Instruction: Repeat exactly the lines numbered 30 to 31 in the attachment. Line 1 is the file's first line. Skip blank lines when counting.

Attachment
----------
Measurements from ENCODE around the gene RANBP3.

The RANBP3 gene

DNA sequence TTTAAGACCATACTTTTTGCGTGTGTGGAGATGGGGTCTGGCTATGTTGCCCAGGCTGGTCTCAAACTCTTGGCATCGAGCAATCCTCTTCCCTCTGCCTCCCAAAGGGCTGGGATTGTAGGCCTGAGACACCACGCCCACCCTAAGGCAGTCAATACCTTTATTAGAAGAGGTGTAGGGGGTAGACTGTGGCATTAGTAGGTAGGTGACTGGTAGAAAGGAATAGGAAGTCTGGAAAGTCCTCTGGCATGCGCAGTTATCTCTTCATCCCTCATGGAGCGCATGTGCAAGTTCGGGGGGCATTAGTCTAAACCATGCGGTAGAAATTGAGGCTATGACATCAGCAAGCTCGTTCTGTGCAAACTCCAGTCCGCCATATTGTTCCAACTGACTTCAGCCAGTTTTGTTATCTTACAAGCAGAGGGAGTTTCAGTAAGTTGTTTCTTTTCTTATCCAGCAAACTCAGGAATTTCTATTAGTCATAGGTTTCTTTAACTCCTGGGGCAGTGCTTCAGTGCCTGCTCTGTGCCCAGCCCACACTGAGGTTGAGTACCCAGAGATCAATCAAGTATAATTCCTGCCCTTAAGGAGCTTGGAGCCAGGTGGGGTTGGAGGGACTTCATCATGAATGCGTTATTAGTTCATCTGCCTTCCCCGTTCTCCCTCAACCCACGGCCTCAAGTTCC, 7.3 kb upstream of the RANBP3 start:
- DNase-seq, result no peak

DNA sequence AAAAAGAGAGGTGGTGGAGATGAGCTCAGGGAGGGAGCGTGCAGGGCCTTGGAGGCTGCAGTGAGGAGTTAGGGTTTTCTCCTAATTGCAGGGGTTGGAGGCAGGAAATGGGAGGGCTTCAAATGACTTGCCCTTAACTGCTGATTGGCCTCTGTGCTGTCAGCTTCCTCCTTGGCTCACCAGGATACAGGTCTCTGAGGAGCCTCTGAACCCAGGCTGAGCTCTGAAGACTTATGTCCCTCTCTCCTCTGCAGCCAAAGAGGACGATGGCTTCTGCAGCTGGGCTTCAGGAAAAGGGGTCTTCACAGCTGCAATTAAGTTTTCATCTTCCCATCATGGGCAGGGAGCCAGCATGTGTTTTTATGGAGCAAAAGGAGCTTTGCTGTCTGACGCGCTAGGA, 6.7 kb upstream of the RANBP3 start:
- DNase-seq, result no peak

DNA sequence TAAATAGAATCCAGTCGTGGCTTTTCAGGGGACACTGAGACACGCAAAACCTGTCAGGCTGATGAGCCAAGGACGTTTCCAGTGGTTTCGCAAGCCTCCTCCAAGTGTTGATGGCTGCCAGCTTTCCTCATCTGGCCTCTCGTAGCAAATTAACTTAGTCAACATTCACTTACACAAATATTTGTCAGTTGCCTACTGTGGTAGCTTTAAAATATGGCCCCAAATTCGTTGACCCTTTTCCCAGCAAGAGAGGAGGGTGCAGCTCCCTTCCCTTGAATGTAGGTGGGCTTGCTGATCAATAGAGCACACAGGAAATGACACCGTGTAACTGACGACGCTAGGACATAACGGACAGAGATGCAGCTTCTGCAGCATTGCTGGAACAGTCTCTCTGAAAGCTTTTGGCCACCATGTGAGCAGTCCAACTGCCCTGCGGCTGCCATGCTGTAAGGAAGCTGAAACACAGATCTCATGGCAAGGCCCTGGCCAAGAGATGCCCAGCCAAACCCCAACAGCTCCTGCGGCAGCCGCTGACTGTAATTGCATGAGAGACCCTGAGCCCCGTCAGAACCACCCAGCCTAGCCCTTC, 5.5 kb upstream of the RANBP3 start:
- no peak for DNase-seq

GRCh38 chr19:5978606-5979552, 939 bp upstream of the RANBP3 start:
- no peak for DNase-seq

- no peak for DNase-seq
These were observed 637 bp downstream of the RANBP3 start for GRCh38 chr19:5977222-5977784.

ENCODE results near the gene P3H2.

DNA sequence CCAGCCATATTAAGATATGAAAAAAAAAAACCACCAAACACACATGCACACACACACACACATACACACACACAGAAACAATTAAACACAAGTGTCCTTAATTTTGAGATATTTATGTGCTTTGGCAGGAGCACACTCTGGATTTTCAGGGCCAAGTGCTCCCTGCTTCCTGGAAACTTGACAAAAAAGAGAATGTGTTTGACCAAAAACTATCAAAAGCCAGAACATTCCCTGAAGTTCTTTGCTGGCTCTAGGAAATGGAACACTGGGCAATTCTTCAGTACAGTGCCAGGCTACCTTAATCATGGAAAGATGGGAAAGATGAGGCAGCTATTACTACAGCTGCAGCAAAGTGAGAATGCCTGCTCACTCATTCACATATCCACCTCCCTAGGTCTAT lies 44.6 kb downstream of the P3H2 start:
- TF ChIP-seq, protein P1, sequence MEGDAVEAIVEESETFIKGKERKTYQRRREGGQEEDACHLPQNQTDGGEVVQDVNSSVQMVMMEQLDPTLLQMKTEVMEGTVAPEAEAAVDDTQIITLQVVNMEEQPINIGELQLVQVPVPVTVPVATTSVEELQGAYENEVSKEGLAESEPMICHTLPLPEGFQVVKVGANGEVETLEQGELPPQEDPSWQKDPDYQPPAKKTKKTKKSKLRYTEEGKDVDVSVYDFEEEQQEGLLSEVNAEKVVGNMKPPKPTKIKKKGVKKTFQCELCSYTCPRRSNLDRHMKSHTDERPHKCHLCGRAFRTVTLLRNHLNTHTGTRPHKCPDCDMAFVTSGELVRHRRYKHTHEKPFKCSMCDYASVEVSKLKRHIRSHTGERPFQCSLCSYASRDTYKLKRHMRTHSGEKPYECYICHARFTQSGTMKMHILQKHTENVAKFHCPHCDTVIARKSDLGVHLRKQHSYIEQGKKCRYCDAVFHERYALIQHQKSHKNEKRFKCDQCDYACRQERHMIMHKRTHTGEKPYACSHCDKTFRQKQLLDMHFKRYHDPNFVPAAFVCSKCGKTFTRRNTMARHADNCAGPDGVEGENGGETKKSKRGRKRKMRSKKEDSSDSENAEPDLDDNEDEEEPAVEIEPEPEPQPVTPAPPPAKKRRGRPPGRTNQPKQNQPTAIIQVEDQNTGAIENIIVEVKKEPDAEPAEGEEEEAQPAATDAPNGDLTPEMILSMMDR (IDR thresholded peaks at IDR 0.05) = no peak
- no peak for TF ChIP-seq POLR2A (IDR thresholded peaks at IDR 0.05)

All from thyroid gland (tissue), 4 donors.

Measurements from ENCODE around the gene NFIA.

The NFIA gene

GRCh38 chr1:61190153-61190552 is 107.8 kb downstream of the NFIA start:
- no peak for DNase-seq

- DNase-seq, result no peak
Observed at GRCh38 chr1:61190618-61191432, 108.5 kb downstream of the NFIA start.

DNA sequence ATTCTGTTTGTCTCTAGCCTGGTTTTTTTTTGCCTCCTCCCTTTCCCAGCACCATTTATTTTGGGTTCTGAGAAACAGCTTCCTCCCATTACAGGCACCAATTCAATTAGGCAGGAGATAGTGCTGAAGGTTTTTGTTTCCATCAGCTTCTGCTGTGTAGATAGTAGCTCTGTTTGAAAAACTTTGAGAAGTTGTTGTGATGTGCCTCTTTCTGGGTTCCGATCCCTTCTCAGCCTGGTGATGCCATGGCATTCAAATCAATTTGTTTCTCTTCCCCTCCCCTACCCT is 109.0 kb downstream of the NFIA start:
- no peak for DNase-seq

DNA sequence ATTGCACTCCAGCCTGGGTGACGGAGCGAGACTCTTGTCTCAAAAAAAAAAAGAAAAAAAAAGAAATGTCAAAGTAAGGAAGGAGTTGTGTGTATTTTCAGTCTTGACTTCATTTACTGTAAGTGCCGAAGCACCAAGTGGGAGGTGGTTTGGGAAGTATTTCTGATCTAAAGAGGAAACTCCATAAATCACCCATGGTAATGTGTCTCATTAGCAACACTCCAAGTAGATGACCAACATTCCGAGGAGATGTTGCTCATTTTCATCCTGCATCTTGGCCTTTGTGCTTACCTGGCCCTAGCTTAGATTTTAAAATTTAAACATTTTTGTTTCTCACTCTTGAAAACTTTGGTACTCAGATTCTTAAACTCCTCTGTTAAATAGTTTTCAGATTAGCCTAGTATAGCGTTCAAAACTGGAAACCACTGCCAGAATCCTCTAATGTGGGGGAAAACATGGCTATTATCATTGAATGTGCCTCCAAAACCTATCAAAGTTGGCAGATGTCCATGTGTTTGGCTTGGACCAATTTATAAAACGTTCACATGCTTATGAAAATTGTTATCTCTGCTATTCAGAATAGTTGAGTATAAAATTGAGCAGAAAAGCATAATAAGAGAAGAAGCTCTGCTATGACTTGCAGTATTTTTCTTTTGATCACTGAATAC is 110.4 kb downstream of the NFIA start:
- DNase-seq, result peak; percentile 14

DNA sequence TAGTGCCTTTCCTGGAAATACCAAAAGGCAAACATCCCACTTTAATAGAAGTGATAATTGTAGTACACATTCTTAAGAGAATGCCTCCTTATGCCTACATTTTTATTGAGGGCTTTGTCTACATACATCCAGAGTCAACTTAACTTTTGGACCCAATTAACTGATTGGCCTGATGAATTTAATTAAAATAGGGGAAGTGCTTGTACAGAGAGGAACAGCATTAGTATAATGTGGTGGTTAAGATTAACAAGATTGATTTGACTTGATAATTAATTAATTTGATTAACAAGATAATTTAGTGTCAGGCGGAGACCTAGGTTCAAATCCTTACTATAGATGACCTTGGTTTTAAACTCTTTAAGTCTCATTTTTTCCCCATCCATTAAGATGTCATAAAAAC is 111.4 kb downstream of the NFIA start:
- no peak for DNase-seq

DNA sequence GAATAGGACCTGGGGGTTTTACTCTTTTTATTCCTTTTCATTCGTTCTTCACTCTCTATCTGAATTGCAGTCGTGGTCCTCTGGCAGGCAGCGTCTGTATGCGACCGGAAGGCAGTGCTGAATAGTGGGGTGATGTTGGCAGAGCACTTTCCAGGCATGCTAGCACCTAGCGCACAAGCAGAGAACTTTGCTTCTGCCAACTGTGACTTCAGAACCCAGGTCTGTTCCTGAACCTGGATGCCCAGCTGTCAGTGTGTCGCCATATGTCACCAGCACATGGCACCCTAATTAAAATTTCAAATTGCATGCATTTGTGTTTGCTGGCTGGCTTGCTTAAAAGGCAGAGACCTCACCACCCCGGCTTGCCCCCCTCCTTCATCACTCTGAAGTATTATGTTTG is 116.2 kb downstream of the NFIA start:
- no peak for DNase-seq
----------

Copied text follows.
DNA sequence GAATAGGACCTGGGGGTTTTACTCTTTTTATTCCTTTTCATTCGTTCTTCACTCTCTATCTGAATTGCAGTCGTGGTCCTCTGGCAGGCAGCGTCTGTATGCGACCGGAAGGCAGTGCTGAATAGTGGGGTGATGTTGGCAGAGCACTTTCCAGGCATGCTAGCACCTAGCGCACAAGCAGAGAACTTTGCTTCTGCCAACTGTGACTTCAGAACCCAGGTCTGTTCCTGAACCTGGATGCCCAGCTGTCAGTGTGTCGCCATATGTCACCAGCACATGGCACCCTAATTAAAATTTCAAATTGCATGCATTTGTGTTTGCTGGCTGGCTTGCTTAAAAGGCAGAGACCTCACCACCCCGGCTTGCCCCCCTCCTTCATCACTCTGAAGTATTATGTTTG is 116.2 kb downstream of the NFIA start:
- no peak for DNase-seq